Creating teaching materials that blend popular culture with complex subject matter can be a tough formula to get right, often walking a fine line to achieve student engagement. But Kimberly Fama, Reference Librarian at David Lam Management Research Library, has found a way to infuse some fun into the library orientation sessions she delivers to marketing classes at the UBC Sauder School of Business.
“I think it was two years ago that I started using pop culture,” Fama says. She uses storytelling in her sessions to introduce a problem that students are then tasked to solve in teams, using the business databases relevant to their course, available through UBC Library.
Initially, she created her presentations using the Association of College and Research Libraries (ACRL) visual literacy framework, but over time has adapted the content based on student feedback. The attention to detail, use of sound design and recognizable visuals from culture touchstones such as the Harry Potter books and movies, The Office television show, and the Star Wars franchise makes for a memorable lesson. The topics also change, says Fama. “The pop culture theme I choose for a class depends on what I think that specific cohort best relates to.”
A different year, a different experience
When UBC Library’s physical branches closed temporarily due to the COVID-19 outbreak and instruction moved online, Fama created an entirely new presentation format that would work better in a virtual setting. The result is a two-hour, Star Wars-themed adventure in a virtual escape room that gets students collaborating in Zoom breakout rooms.
“I worked in corporate before, in events and marketing, so I want to make it fun for people and help them feel that librarians are approachable,” says Fama, a UBC iSchool alumna who also holds a Master’s in Business Administration from Ateneo Graduate School of Business. “Because having all the right tools and resources isn’t necessarily enough. Students need to be fully engaged in order to maximize their learning experience.”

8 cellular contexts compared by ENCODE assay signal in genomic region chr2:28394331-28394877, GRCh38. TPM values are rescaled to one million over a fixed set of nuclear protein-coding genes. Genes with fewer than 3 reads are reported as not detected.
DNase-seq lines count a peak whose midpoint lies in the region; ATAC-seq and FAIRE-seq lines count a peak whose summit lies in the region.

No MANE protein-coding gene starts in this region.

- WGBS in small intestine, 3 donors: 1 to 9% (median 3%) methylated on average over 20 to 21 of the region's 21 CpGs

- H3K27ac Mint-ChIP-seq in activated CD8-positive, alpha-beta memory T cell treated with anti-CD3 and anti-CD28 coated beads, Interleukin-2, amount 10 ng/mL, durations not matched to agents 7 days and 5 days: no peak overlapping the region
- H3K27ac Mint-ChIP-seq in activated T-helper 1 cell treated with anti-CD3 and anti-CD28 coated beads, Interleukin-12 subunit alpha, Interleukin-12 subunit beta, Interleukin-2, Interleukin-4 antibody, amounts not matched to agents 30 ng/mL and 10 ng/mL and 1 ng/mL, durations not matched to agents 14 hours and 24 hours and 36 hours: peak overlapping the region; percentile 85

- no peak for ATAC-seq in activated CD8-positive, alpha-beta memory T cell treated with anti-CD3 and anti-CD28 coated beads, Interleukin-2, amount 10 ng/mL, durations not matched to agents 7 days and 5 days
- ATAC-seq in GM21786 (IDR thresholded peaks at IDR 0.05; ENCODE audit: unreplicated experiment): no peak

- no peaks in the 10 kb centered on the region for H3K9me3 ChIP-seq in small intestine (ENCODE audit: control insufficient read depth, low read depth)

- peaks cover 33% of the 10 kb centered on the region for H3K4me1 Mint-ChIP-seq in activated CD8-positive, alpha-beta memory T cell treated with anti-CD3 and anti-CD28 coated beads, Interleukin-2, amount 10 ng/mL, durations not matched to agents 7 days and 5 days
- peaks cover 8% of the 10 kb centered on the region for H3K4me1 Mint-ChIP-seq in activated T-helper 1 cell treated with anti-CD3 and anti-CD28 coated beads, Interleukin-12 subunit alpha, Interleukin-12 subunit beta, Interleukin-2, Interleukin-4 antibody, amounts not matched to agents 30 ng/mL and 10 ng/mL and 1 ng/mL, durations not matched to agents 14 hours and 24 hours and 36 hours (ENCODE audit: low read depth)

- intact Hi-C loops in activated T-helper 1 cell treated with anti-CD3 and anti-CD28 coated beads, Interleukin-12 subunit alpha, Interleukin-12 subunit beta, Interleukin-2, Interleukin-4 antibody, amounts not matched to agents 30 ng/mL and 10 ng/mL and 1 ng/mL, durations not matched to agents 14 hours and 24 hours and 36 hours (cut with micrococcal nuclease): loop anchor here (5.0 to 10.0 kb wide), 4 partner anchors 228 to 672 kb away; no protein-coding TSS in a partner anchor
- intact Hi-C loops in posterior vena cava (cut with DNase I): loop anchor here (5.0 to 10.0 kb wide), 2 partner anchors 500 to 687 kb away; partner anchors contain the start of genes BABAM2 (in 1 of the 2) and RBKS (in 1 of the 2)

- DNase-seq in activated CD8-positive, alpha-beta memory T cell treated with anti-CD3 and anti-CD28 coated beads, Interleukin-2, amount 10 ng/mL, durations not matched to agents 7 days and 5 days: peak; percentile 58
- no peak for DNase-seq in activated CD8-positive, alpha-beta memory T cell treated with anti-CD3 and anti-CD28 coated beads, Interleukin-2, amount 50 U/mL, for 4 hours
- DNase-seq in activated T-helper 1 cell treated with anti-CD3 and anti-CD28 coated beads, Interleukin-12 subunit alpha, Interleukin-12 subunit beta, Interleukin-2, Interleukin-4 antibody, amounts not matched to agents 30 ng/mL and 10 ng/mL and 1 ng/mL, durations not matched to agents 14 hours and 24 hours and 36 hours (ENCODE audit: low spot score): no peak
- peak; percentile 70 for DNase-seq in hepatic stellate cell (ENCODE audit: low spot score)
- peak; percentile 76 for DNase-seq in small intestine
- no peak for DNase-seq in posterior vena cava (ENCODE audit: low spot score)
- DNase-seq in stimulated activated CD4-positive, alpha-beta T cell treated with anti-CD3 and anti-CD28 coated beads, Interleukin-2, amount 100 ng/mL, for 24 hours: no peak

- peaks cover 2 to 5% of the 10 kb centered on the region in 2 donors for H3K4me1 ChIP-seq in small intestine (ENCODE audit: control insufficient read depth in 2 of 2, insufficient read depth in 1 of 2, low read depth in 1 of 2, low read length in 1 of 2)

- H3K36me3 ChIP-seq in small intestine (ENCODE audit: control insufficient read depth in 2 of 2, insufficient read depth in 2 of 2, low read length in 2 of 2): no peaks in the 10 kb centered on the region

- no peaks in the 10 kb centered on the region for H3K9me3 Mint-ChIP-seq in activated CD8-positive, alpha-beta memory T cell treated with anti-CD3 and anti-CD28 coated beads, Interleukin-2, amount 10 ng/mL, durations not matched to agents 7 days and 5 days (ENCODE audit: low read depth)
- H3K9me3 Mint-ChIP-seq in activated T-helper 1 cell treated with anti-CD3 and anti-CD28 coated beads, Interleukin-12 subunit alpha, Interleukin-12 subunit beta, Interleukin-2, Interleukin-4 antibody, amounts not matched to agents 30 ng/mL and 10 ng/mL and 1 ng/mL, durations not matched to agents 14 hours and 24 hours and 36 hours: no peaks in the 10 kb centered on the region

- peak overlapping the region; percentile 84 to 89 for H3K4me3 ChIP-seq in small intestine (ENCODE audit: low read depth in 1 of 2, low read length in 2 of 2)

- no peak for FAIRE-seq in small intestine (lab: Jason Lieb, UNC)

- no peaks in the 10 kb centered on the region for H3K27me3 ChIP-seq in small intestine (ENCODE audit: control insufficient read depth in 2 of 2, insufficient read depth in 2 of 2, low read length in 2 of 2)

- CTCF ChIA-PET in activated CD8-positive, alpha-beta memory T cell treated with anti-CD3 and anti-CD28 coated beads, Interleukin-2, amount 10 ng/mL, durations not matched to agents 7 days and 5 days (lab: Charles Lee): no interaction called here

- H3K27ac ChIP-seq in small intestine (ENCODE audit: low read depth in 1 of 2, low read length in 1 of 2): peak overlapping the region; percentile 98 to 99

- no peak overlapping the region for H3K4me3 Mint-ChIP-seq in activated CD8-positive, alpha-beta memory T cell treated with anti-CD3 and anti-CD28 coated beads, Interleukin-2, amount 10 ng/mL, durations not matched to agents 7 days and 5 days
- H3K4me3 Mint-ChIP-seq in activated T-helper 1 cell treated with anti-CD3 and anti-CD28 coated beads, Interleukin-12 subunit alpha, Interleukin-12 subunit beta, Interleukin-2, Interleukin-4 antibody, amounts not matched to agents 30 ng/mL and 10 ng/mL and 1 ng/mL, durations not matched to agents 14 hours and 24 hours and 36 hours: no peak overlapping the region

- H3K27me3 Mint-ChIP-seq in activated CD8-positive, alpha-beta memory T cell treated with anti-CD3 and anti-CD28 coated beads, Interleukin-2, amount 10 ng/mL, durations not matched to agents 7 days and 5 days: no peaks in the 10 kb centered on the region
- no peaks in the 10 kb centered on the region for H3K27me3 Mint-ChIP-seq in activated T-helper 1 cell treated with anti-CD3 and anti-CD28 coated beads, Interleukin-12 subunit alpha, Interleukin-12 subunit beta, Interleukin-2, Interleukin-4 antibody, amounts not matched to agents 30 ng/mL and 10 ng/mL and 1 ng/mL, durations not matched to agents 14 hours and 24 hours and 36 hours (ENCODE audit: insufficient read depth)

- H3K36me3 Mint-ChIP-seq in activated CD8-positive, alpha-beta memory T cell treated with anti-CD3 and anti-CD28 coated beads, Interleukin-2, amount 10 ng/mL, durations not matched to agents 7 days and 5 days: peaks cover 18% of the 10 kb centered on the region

The library’s business resources are expansive, Fama says, and can often be intimidating for students who may not know where to start with their research. “My role is just to make that easier and be that bridge for them to connect with our awesome library resources.”
Flexible learning through David Lam Library
Irena Trebic, Reference Librarian at David Lam Library, says that flexible timing and delivery have been important for the orientations and other library sessions she’s taught this year, not only to accommodate students in different timezones, but also multiple ways of learning: “I teach a lot of organizational behavior classes, and for that I created a 15-minute video for students to watch before my instruction. Some of them I’m sure did watch it beforehand, and other didn’t. You’re giving them an opportunity to explore different learning styles.”
“We do reach a lot of students in classes, but of course we don’t reach every one,” says Trebic. She notes that the volume of email reference questions received this year increased significantly, and that the reference hours offered on Zoom were a welcome alternative while the physical branch has been closed. “We want to let students know that we can support them in different formats.”